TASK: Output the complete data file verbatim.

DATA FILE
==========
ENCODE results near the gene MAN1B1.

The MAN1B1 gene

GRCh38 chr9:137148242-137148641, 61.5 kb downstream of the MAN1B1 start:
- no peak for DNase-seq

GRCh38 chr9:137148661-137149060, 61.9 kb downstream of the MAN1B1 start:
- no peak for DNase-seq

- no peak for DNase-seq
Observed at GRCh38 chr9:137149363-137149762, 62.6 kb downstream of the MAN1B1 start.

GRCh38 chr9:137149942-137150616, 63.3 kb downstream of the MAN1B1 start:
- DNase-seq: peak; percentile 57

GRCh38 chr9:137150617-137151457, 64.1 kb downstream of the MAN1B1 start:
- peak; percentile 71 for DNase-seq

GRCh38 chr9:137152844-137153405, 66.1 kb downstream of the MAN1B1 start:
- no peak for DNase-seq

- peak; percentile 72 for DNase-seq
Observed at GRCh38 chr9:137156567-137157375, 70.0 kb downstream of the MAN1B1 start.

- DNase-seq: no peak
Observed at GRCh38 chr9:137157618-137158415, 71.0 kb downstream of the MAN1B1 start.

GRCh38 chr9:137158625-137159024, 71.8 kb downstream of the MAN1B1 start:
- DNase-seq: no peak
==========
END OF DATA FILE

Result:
ENCODE results near the gene MAN1B1.

The MAN1B1 gene

GRCh38 chr9:137148242-137148641, 61.5 kb downstream of the MAN1B1 start:
- no peak for DNase-seq

GRCh38 chr9:137148661-137149060, 61.9 kb downstream of the MAN1B1 start:
- no peak for DNase-seq

- no peak for DNase-seq
Observed at GRCh38 chr9:137149363-137149762, 62.6 kb downstream of the MAN1B1 start.

GRCh38 chr9:137149942-137150616, 63.3 kb downstream of the MAN1B1 start:
- DNase-seq: peak; percentile 57

GRCh38 chr9:137150617-137151457, 64.1 kb downstream of the MAN1B1 start:
- peak; percentile 71 for DNase-seq

GRCh38 chr9:137152844-137153405, 66.1 kb downstream of the MAN1B1 start:
- no peak for DNase-seq

- peak; percentile 72 for DNase-seq
Observed at GRCh38 chr9:137156567-137157375, 70.0 kb downstream of the MAN1B1 start.

- DNase-seq: no peak
Observed at GRCh38 chr9:137157618-137158415, 71.0 kb downstream of the MAN1B1 start.

GRCh38 chr9:137158625-137159024, 71.8 kb downstream of the MAN1B1 start:
- DNase-seq: no peak